Heliox: a new treatment for life-threatening asthma

Pediatr Nurs. Sep-Oct 1997;23(5):479-82.

Abstract

Rates of asthma are increasing in adults and children. In some pediatric institutions, asthma is the most common admitting diagnosis. At University of Chicago Children's Hospital (UCCH), at the University of Chicago Hospitals, the use of helium-oxygen mixtures (heliox) has been explored for treatment of children in status asthmaticus. Helium has a low density, and therefore has an increased flow rate which results in less airway resistance, decreased work of breathing, minimized airway collapse, and less hyperinflation. Little research on heliox and asthma has been done with children. A small study of children with status asthmaticus at the University of Chicago Children's Hospital found heliox resulted in improved peak flow readings and reductions in dyspnea and pulsus paradoxus. Nursing care of the child receiving heliox includes the use of appropriate delivery devices; monitoring temperature and other potential side effects; educating the child and family; and regularly assessing the following: pulse oximetry readings, heart and respiratory rates, blood pressure, and pulsus paradoxus.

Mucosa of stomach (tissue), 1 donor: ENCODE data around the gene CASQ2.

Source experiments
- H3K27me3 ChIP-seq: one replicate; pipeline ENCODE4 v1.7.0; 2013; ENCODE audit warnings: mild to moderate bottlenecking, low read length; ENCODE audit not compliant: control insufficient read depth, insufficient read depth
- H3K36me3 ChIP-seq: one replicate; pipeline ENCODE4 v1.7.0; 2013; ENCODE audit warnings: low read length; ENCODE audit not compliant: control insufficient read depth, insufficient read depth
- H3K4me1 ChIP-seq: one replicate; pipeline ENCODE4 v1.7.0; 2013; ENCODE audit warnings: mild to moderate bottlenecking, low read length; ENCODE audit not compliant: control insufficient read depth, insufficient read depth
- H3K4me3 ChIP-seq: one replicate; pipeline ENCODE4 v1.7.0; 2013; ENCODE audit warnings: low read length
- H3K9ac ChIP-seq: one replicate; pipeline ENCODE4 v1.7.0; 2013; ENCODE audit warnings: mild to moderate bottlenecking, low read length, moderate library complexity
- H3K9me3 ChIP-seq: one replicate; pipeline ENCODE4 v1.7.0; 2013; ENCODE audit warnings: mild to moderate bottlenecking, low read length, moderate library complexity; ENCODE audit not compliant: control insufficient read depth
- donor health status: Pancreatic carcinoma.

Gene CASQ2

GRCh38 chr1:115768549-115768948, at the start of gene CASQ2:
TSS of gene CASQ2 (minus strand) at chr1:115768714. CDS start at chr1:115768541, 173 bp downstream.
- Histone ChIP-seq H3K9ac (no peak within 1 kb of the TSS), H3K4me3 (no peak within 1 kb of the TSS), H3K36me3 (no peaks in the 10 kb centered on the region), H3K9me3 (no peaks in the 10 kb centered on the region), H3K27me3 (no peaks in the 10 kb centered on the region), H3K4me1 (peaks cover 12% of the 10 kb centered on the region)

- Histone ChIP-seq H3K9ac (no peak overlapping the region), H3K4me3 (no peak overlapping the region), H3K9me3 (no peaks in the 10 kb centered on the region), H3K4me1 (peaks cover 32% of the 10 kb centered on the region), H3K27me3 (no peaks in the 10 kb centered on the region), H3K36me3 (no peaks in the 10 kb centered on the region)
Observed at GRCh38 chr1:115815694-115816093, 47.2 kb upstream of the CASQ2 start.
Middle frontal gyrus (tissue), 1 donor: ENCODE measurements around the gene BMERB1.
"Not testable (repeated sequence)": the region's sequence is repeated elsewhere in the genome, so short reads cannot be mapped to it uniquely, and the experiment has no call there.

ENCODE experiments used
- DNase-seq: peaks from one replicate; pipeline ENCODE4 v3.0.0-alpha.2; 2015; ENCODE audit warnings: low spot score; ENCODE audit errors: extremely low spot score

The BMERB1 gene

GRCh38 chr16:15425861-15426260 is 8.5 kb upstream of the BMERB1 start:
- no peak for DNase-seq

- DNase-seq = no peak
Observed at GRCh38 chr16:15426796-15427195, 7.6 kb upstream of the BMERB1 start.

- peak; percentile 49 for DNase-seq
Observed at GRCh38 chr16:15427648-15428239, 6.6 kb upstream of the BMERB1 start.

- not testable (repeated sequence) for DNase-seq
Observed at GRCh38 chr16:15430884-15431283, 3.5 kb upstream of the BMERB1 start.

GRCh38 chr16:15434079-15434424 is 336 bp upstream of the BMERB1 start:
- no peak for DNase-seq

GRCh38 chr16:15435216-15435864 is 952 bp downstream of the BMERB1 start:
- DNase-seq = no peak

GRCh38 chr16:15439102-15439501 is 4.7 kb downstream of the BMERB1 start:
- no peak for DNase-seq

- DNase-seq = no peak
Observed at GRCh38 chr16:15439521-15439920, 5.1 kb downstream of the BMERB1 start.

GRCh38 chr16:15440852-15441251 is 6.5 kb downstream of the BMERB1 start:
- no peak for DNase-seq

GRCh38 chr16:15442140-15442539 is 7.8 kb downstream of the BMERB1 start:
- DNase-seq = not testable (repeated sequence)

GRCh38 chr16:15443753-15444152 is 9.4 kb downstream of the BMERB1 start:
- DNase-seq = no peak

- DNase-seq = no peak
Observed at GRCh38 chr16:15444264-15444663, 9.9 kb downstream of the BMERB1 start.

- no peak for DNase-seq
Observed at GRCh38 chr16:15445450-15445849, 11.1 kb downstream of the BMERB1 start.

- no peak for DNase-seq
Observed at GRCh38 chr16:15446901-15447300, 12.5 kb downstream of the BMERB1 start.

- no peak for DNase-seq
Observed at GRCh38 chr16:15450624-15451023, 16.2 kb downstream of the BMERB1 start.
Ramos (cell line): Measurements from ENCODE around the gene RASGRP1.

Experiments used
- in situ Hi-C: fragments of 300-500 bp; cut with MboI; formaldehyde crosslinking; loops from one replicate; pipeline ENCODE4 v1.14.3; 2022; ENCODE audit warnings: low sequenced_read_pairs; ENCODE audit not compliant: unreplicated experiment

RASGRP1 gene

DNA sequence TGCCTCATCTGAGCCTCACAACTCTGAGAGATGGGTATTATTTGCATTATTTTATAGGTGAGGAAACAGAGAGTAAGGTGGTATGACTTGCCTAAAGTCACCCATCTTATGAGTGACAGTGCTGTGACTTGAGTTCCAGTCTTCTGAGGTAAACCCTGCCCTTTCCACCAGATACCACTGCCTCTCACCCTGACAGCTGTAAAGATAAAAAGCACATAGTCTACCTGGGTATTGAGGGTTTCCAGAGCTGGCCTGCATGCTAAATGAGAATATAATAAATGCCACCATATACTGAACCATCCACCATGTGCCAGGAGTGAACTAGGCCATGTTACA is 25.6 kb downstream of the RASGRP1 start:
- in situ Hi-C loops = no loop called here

MeSH terms

  • Administration, Inhalation
  • Adult
  • Child
  • Child, Preschool
  • Helium / administration & dosage*
  • Humans
  • Monitoring, Physiologic
  • Nursing Assessment
  • Oxygen / administration & dosage*
  • Parents / education
  • Patient Education as Topic
  • Status Asthmaticus / nursing*
  • Status Asthmaticus / therapy*

Substances

  • Helium
  • Oxygen